5 Stress Resilience Strategies for Students

Helping teens and college students get better at stress & build resilience

Posted Aug 24, 2015

It’s back to school time!  Parents are excited, teachers are wondering where the summer went, and students are busy re-connecting with friends and figuring out new schedules.  As the school year starts and the pressures build, teens and college students are particularly susceptible to stress.

A recent American Psychological Association Stress survey, reporting specifically on the stress levels of teens, found that during the school year many teens report stress levels higher than reported by adults.  Teens often underestimate the potential impact stress has on their physical and mental well-being.

Teens and college students can help to manage the effects of stress by building their stress resilience.  Stress resilience helps make you better at stress while building your resilience (the capacity for stress-related growth).      

These five strategies will help you build your resilience to stress:

Mind your stress mindset.  What is your “going in position” about stress?  That it’s harmful and should be avoided (“stress harms”), or that it’s helpful and should be embraced (“stress helps”)?  As it turns out, your answer to this simple question highly influences psychological, physiological and behavioral outcomes.  Researchers asked nearly 30,000 Americans to describe two things: the amount of stress they had experienced in the last 12 months and their perception of whether the stress was impacting their health.  What they found was that it wasn’t the amount of stress alone that was harmful.  The people who experienced the worst health outcomes had a lot of stress AND perceived that the stress was affecting their health.  People who adopted a “stress helps” mindset were more likely to seek out feedback and therefore grow as a result of experiencing stress and had more adaptive cortisol profiles under acute stress.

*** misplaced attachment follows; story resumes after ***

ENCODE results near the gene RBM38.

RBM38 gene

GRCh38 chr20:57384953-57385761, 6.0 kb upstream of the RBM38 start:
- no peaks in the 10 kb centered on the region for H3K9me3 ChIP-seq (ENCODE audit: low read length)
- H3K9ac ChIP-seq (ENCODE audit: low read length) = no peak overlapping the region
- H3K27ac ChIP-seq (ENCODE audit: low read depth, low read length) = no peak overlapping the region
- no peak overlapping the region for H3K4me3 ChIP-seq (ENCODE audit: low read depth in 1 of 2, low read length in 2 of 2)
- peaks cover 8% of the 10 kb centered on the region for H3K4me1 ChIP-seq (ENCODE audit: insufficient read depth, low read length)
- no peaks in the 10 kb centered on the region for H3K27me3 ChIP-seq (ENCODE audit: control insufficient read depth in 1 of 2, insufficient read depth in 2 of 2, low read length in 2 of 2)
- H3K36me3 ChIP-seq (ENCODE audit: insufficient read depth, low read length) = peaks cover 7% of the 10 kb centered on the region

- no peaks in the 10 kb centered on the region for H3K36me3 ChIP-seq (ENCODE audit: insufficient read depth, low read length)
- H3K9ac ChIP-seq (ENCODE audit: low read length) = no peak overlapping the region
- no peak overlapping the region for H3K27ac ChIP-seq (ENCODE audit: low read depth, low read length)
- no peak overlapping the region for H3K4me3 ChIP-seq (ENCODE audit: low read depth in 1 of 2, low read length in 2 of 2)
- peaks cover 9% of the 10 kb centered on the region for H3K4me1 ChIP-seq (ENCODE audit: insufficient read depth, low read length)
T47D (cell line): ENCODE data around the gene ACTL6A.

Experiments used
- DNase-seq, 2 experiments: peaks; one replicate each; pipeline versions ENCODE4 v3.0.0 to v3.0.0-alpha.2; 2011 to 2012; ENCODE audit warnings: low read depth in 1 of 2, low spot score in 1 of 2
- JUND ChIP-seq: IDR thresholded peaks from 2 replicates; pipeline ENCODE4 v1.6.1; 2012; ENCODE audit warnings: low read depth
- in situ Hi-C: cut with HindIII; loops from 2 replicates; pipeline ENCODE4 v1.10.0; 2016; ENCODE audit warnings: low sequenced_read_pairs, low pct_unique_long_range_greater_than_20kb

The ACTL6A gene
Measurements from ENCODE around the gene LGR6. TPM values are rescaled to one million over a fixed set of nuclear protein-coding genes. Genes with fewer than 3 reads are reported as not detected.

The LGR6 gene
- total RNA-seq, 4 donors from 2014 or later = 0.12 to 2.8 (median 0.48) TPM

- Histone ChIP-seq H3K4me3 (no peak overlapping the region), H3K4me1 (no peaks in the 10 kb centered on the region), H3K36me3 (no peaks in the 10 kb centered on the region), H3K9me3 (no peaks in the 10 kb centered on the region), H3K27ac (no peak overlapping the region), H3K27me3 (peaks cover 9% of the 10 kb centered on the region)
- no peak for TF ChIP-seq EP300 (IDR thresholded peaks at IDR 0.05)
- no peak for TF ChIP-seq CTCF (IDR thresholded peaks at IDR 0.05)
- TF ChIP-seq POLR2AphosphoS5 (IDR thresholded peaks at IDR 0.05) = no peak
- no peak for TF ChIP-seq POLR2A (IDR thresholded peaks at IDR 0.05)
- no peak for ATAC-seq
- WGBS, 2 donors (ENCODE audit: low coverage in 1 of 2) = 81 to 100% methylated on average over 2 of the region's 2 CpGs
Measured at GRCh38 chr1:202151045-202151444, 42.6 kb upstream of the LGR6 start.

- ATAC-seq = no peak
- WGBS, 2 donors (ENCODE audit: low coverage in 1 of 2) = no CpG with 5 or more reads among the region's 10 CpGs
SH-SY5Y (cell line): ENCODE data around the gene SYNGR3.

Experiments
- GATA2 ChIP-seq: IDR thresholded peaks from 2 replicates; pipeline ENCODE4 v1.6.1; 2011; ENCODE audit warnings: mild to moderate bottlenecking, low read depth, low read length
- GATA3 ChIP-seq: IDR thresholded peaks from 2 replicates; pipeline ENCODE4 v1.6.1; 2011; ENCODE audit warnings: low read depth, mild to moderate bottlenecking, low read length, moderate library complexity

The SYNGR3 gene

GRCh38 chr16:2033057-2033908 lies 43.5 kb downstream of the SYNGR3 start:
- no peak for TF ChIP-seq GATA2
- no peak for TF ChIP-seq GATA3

Action Step:  When you feel stressed, practice this three-step process from health psychologist, Kelly McGonigal, to develop more of a “stress helps” mindset: